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The Thanksgiving Song – IgniterMedia.com – Inspirational Videos

 

Saying grace before carving a turkey at Thanksgiving dinner, Pennsylvania, U.S., 1942

 

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False Doctrine Is Worse Than Division

J.C. Ryle  ~

When Peter came to Antioch, I opposed him to his face, because he was clearly in the wrong.  Before certain men  came from James, he used to eat with the Gentiles.  But when  they arrived, he began to draw back and separate himself  from the Gentiles because he was afraid of those who belonged to the circumcision group.

The other Jews joined him in his hypocrisy, so that by their   hypocrisy even Barnabas was led astray.  When I saw that they were not acting in line with the truth of the gospel, I  said to Peter in front of them all, “You are a Jew, yet you live like a Gentile and not like a Jew.  How is it, then,  that you force Gentiles to follow Jewish customs?”

We who are Jews by birth and not “Gentile sinners” know that a man is not justified by observing the law, but by faith in Jesus Christ.  So we, too, have put our faith in Christ Jesus  that we may be justified by faith in Christ and not by observing the law, because by observing the law no one will be justified.  Galatians 2:11-16

The second is,  ”That to keep the truth of Christ in His Church is even more important than to keep peace.” 

I now pass on to the second lesson that we learn from Antioch.  That lesson is, “That to keep Gospel truth in the Church is of even greater importance than to keep peace.”

I suppose no man knew better the value of peace and unity than the Apostle Paul.  He was the Apostle who wrote to the Corinthians about love.  He was the Apostle who said, “Live in harmony with one another; live in peace with each other; the Lord’s servant must not quarrel; There is one body and one Spirit–just as you were called to one hope when you were called–one Lord, one faith, one baptism.”  He was the Apostle who said, “I have become all things to all men so that by all possible means I might save some” (Romans 12:16; 1 Thessalonians 5:13; Philemon 3:16; Ephesians 4:5; 1 Corinthians 9:22).  Yet see how he acts here!  He withstands Peter to the face.  He publicly rebukes him.  He runs the risk of all the consequences that might follow.  He takes the chance of everything that might be said by the enemies of the Church at Antioch.  Above all, he writes it down for a perpetual memorial, that it never might be forgotten, that, wherever the Gospel is preached throughout the world, this public rebuke of an erring Apostle might be known and read of all men.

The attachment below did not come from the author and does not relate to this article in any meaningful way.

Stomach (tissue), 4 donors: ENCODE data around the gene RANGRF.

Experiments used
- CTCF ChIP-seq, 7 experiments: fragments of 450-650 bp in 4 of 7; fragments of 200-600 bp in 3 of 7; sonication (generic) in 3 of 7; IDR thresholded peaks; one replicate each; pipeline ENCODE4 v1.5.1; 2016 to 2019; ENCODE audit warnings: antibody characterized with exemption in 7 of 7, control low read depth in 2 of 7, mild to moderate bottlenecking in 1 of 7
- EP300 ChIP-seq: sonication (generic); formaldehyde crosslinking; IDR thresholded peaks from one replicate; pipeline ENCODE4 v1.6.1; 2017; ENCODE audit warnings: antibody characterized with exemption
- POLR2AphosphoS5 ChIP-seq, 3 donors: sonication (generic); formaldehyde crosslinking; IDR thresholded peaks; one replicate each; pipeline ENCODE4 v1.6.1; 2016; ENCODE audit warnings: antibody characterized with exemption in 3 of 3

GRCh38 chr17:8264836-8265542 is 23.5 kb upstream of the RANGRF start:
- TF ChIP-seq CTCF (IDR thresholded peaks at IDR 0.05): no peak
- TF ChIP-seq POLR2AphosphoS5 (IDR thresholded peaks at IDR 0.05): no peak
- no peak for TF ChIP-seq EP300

Now, why did he do this?  Because he dreaded false doctrine; because he knew that a little leaven leavens the whole lump, because he would teach us that we ought to contend for the truth jealously, and to fear the loss of truth more than the loss of peace.

Paul’s example is one we shall do well to remember in the present day.  Many people will put up with anything in religion, if they may only have a quiet life.  They have a morbid dread of what they call “controversy.” They are filled with a morbid fear of what they style, in a vague way, ”party spirit,” though they never define clearly what party spirit is.  They are possessed with a morbid desire to keep the peace, and make all things smooth and pleasant, even though it be at the expense of truth.  So long as they have outward calm, smoothness, stillness, and order, they seem content to give up everything else.  I believe they would have thought with Ahab that Elijah was a troubler of Israel, and would have helped the princes of Judah when they put Jeremiah in prison, to stop his mouth.  I have no doubt that many of these men of whom I speak, would have thought that Paul at Antioch was a very imprudent man, and that he went too far!

I believe this is all wrong.  We have no right to expect anything but the pure Gospel of Christ, unmixed and unadulterated; the same Gospel that was taught by the Apostles; to do good to the souls of men.  I believe that to maintain this pure truth in the Church men should be ready to make any sacrifice, to hazard peace, to risk dissension, and run the chance of division.  They should no more tolerate false doctrine than they would tolerate sin.  They should withstand any adding to or taking away from the simple message of the Gospel of Christ.

For the truth’s sake, our Lord Jesus Christ denounced the Pharisees, though they sat in Moses’ seat, and were the appointed and authorized teachers of men.  “Woe to you, teachers of the law and Pharisees, you hypocrites,” He says, eight times over, in the twenty-third chapter of Matthew.  And who shall dare to breathe a suspicion that our Lord was wrong?

For the truth’s sake, Paul withstood and blamed Peter, though a brother.  Where was the use of unity when pure doctrine was gone?  And who shall dare to say he was wrong?

For the truth’s sake, Athanasius stood out against the world to maintain the pure doctrine about the divinity of Christ, and waged a controversy with the great majority of the professing Church.  And who shall dare to say he was wrong?

For the truth’s sake, Luther broke the unity of the Church in which he was born, denounced the Pope and all his ways, and laid the foundation of a new teaching.  And who shall dare to say that Luther was wrong?

For the truth’s sake, Cranmer, Ridley, and Latimer, the English Reformers, counseled Henry VIII and Edward VI to separate from Rome, and to risk the consequences of division.  And who shall dare to say that they were wrong?